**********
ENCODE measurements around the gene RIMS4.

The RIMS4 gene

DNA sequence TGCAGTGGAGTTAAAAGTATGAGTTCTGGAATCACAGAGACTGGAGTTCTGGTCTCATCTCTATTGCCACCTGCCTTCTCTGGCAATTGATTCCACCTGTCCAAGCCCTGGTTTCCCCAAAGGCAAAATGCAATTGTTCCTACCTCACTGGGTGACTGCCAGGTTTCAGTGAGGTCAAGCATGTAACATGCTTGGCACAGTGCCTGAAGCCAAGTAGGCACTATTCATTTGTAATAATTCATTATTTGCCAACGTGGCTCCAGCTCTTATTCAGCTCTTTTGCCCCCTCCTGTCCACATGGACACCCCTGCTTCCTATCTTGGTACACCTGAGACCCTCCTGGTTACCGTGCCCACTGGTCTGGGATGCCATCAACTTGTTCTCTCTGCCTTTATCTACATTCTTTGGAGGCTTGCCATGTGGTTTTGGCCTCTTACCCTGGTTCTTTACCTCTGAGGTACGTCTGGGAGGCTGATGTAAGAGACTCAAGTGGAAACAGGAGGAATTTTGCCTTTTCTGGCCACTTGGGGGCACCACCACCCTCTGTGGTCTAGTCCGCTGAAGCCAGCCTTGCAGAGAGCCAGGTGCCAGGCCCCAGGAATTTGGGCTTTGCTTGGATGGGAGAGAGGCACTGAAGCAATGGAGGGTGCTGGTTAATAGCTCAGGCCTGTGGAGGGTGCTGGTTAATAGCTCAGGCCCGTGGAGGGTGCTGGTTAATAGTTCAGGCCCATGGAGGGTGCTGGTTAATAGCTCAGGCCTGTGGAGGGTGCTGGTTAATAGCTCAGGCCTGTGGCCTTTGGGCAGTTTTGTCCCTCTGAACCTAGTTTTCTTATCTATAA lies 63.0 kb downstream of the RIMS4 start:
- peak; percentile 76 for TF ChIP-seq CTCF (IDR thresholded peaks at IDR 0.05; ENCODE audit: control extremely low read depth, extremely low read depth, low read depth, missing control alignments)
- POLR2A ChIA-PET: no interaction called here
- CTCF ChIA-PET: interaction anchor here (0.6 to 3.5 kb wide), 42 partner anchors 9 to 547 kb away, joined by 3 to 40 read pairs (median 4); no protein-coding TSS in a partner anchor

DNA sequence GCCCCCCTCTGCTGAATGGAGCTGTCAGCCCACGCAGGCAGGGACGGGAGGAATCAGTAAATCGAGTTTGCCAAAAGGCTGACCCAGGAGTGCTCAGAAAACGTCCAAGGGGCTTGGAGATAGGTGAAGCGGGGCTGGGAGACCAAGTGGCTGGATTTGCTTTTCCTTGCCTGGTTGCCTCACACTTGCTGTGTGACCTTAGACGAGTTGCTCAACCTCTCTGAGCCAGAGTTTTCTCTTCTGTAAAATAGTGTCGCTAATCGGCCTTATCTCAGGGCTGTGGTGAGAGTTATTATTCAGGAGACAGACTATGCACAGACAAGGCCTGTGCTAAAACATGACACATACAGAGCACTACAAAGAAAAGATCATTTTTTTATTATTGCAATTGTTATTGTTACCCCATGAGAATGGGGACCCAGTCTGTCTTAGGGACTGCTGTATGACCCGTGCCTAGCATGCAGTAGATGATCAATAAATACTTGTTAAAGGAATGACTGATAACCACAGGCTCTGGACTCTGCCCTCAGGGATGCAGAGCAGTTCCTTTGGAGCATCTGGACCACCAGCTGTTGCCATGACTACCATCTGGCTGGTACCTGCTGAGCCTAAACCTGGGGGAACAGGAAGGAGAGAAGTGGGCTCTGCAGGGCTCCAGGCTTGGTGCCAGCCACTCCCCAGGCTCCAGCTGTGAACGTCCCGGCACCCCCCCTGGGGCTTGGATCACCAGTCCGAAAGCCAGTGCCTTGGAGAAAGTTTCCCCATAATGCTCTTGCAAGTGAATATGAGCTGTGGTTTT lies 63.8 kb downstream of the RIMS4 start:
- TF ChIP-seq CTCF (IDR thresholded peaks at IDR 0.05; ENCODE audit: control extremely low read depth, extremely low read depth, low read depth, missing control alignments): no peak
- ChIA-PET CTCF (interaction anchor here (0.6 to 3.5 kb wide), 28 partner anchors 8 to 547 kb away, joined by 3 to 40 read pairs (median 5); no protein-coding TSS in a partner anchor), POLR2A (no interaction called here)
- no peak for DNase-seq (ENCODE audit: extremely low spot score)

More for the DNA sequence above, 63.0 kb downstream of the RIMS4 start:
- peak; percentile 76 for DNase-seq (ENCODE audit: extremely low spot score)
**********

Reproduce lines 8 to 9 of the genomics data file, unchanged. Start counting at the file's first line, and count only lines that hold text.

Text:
- TF ChIP-seq CTCF (IDR thresholded peaks at IDR 0.05; ENCODE audit: control extremely low read depth, extremely low read depth, low read depth, missing control alignments): no peak
- ChIA-PET CTCF (interaction anchor here (0.6 to 3.5 kb wide), 28 partner anchors 8 to 547 kb away, joined by 3 to 40 read pairs (median 5); no protein-coding TSS in a partner anchor), POLR2A (no interaction called here)